"Can it navigate through the world without being explicitly trained, with line by line instructions," asked Musk. "Can you talk to it, and say, 'please pick up that bolt and attach it to the car with that wrench.' It should be able to do that. You should be able to say, 'please go to the store and get me the following groceries.' That kind of thing. Yeah, I think we can do that."

Elon Musk says most people should be able to outrun and/or overpower the Tesla Bot if it goes rogue
Elon Musk says most people should be able to outrun and/or overpower the Tesla Bot if it goes rogue

Musk, a famous proponent of the view that generalized artificial intelligence poses an enormous threat to human safety, said the Tesla Bot would not have that kind of intelligence, and would be focused simply toward automating boring, dangerous and repetitive tasks. Its diminutive, relatively slow form factor is also no mistake. "At a mechanical, physical level," said Musk, "you can run away from it, and most likely overpower it. So hopefully that doesn't ever happen, but you never know. Five miles an hour, if you can run faster than that, you'll be fine."

The idea of deploying a robot workforce clearly appealed to Musk; presumably Tesla Bots will not be capable of unionizing. But the announcement did have him waxing a little philosophical.

"This is quite profound," he said. "What is the economy? At the foundation, it is labor. What happens when there is no shortage of labor? This is why I think that long-term, there will need to be a universal basic income. But not right now, because this robot doesn't work. We'll need a minute! Essentially in the future, physical work will be a choice. If you want to do it, you can. But you don't need to do it. It has profound implications for the economy, because given that the economy, at its foundational level, is labor, and capital is just distilled labor, then is there any actual limit to the economy? Maybe not."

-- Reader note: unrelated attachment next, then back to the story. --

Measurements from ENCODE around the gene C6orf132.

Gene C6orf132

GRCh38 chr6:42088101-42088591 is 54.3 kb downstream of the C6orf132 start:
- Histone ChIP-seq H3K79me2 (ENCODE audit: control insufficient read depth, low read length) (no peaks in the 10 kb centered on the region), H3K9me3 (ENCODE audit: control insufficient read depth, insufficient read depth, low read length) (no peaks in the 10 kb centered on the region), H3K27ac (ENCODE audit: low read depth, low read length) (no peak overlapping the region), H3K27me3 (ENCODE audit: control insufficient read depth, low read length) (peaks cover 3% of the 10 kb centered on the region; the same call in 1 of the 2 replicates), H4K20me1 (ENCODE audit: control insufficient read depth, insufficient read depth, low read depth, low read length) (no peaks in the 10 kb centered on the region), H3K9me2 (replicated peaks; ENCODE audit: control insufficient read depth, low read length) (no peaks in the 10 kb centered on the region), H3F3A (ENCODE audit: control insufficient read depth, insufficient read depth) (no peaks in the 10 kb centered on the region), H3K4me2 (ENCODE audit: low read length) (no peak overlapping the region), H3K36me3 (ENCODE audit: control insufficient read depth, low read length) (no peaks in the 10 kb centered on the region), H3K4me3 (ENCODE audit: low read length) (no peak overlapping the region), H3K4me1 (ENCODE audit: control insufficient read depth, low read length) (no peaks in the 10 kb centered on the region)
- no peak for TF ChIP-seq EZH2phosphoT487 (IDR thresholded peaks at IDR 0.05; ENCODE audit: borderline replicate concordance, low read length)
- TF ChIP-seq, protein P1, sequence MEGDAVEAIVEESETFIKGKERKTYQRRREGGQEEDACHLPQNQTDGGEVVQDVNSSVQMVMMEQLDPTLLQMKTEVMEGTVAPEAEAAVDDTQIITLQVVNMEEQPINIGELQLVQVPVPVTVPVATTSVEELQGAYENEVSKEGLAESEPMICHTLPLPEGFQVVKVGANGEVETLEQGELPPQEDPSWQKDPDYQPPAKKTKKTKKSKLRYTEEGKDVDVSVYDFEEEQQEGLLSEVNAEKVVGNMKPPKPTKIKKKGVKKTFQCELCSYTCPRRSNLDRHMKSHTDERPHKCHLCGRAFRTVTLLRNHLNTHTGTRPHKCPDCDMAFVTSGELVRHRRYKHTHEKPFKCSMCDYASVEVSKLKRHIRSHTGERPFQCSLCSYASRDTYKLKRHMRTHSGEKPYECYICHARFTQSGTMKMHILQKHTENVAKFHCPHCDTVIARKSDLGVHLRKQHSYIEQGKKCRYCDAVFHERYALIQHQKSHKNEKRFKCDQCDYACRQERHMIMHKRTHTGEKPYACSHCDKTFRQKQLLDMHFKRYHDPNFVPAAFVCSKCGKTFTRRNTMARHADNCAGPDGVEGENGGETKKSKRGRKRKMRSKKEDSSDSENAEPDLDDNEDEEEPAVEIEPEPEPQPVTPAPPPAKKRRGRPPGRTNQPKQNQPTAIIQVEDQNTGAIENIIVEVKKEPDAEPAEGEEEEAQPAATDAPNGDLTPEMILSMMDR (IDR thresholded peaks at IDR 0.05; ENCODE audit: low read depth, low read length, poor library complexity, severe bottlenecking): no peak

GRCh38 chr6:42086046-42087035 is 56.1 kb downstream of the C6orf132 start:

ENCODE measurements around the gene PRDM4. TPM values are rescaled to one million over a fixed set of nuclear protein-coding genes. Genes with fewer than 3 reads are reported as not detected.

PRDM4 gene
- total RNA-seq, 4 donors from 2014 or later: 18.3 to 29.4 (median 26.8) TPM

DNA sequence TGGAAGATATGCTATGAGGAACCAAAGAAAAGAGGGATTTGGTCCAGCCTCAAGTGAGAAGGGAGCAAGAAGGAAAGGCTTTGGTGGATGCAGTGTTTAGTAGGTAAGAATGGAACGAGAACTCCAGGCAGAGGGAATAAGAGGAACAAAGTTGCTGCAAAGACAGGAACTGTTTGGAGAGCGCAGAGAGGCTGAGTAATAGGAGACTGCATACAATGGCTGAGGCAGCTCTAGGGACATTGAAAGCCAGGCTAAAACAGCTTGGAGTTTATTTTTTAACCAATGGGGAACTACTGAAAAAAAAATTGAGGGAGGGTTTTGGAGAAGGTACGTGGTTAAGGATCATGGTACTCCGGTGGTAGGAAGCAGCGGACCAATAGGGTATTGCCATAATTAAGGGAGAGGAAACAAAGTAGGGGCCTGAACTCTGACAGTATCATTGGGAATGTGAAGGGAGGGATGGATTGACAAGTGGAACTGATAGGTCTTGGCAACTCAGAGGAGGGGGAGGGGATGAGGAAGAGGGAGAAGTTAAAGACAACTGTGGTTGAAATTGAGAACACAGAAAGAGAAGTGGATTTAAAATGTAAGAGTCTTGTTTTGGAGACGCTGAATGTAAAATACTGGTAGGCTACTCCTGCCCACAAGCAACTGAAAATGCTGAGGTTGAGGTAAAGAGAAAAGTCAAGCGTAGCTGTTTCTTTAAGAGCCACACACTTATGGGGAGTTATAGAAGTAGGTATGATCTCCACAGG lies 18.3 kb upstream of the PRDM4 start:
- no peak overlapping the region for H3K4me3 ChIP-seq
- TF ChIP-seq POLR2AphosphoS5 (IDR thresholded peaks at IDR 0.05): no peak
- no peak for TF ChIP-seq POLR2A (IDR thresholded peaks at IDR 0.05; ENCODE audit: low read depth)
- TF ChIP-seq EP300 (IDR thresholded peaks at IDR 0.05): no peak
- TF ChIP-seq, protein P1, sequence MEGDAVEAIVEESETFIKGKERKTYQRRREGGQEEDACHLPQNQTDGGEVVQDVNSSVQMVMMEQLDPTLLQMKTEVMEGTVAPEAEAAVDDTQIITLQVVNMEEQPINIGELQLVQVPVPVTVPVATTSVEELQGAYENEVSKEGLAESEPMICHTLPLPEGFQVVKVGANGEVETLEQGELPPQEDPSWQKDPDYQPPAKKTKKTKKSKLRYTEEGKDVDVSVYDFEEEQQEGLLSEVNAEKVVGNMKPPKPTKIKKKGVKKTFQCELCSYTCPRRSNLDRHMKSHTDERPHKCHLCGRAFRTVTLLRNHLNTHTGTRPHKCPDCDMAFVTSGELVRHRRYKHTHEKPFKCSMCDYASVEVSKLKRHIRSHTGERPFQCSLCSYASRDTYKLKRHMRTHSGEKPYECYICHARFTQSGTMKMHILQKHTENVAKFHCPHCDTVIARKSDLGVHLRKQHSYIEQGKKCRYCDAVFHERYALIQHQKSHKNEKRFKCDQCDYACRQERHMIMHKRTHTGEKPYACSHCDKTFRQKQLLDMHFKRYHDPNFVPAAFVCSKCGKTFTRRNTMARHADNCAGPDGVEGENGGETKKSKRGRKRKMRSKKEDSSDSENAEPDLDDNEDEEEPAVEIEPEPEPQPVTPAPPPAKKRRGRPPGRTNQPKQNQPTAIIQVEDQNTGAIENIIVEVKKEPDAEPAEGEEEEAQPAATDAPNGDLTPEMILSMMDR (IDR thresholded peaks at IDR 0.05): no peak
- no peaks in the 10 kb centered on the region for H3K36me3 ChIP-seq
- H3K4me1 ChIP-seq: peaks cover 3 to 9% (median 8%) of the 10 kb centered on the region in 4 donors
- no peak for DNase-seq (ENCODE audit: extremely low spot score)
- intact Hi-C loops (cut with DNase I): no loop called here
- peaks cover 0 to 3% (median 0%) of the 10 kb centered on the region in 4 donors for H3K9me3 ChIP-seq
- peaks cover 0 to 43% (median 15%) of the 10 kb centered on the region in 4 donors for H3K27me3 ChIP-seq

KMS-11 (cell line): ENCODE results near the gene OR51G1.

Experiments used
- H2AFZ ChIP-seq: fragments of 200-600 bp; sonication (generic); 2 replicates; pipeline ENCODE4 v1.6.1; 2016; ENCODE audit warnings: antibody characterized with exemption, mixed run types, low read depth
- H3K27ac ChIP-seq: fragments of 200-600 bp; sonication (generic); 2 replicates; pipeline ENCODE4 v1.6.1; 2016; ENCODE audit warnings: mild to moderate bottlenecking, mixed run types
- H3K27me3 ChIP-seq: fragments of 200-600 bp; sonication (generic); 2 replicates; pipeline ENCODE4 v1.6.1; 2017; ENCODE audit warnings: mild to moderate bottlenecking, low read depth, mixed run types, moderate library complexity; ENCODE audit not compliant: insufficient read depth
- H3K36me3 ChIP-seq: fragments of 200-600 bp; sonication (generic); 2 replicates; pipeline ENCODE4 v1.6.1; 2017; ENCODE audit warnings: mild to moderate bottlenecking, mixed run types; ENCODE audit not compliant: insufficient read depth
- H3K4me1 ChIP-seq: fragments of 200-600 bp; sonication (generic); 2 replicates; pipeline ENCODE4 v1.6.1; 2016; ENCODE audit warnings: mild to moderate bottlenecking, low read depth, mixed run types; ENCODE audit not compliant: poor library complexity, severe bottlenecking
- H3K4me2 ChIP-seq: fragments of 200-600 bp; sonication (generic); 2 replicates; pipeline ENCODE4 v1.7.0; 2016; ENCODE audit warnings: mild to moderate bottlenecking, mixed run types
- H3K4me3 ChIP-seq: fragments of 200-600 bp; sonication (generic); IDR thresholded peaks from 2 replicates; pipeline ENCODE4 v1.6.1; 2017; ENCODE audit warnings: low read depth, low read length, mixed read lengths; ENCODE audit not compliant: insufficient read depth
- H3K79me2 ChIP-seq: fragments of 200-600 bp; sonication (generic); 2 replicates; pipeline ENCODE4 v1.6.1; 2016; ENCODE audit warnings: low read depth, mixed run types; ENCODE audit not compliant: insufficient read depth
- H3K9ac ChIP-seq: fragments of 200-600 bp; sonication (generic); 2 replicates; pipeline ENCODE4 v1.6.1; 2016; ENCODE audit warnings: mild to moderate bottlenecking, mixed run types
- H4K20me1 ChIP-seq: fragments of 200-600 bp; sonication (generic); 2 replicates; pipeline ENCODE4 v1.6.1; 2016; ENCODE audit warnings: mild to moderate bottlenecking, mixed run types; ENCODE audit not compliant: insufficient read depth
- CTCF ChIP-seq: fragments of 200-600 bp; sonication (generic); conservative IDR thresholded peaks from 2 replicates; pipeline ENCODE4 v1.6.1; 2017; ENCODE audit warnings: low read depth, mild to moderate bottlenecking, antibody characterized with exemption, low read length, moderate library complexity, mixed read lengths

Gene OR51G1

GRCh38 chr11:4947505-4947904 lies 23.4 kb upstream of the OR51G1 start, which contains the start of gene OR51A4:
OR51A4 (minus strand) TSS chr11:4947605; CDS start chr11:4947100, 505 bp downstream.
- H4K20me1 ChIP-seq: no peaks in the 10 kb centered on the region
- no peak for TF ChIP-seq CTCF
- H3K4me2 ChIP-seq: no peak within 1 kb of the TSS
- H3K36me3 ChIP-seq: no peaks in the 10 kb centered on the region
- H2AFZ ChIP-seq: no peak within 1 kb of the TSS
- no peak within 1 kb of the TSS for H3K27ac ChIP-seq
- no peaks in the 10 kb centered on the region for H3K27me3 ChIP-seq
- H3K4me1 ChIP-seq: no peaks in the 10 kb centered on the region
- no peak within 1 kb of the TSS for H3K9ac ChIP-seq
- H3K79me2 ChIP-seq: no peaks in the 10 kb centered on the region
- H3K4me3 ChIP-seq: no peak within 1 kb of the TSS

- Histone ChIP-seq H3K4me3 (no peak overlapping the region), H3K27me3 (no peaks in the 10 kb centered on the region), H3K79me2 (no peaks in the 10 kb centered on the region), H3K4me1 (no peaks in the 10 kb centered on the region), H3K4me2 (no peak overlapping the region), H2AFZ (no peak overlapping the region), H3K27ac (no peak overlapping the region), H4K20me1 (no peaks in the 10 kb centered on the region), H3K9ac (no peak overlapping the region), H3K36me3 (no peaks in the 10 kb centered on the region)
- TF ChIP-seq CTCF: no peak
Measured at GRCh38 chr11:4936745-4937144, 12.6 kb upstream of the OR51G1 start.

An infinitely-expanding economy; there's a frightening thought. Musk wouldn't be drawn on the company's plans for commercialization, saying only that we should see a prototype in around a year.

The Tesla Bot would make use of technoogy developed for Autopilot
The Tesla Bot would make use of technoogy developed for Autopilot

Another wild claim, indeed, from one of the wildest claimers in the technology world. Tesla already has its hands full right now getting its cars to operate effectively in the relatively rules-based environment of road traffic. The world of general human labor is much more diverse; it'll require many times more neural-net training for the Tesla Bot to become useful in a broad range of scenarios.

And here, while the company clearly has some of the world's best hardware to point at the problem, it does lose a key asset that has kept it out in front of the market on self-driving: the fleet. One of the company's biggest advantages to date has been the amount of data it's constantly gathering through the huge number of Tesla cars on the road kitted out with cameras and sensors, phoning home to add new edge cases and solutions to the global database.

But it does have money and top minds to throw at the Tesla Bot, so while on one hand it looks like one of the zaniest moonshots in Musk's bulging portfolio, we also wouldn't be surprised to look at this space in 2025 and find Tesla making a significant contribution.

You can watch the entire AI Day presentation below. Skip to 2:05:24 to meet the Tesla Bot.

Tesla AI Day

Source: Tesla

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23 comments
23 comments
Brian Beban
Arnie said he would "be back" so watch out Elon as you fit one of his profiles.
Daishi